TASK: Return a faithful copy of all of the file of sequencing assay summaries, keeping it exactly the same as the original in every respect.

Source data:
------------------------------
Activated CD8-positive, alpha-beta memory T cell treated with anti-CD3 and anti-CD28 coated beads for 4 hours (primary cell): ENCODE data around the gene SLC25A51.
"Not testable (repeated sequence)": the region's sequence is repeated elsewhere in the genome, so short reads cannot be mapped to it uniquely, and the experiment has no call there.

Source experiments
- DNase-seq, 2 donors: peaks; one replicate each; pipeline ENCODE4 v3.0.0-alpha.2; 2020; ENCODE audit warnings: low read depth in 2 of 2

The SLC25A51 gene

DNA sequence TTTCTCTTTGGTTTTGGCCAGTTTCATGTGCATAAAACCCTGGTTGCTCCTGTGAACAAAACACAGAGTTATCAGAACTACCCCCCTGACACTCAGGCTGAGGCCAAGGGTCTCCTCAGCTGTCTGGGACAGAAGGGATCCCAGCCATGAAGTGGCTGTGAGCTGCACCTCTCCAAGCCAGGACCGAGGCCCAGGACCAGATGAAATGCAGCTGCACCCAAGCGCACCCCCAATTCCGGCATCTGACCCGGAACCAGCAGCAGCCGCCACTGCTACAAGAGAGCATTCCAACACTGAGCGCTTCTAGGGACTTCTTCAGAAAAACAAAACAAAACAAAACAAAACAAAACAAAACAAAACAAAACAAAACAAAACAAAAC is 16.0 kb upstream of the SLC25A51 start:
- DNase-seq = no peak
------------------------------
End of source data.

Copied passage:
Activated CD8-positive, alpha-beta memory T cell treated with anti-CD3 and anti-CD28 coated beads for 4 hours (primary cell): ENCODE data around the gene SLC25A51.
"Not testable (repeated sequence)": the region's sequence is repeated elsewhere in the genome, so short reads cannot be mapped to it uniquely, and the experiment has no call there.

Source experiments
- DNase-seq, 2 donors: peaks; one replicate each; pipeline ENCODE4 v3.0.0-alpha.2; 2020; ENCODE audit warnings: low read depth in 2 of 2

The SLC25A51 gene

DNA sequence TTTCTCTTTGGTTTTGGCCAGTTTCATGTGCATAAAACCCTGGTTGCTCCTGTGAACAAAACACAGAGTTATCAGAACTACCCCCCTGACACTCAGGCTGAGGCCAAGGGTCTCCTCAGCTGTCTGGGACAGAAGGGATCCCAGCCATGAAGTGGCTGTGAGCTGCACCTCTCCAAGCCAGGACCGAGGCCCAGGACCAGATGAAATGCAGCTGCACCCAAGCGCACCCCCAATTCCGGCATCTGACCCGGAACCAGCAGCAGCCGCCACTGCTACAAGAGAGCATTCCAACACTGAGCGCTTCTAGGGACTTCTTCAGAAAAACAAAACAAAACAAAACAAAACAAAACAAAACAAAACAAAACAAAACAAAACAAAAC is 16.0 kb upstream of the SLC25A51 start:
- DNase-seq = no peak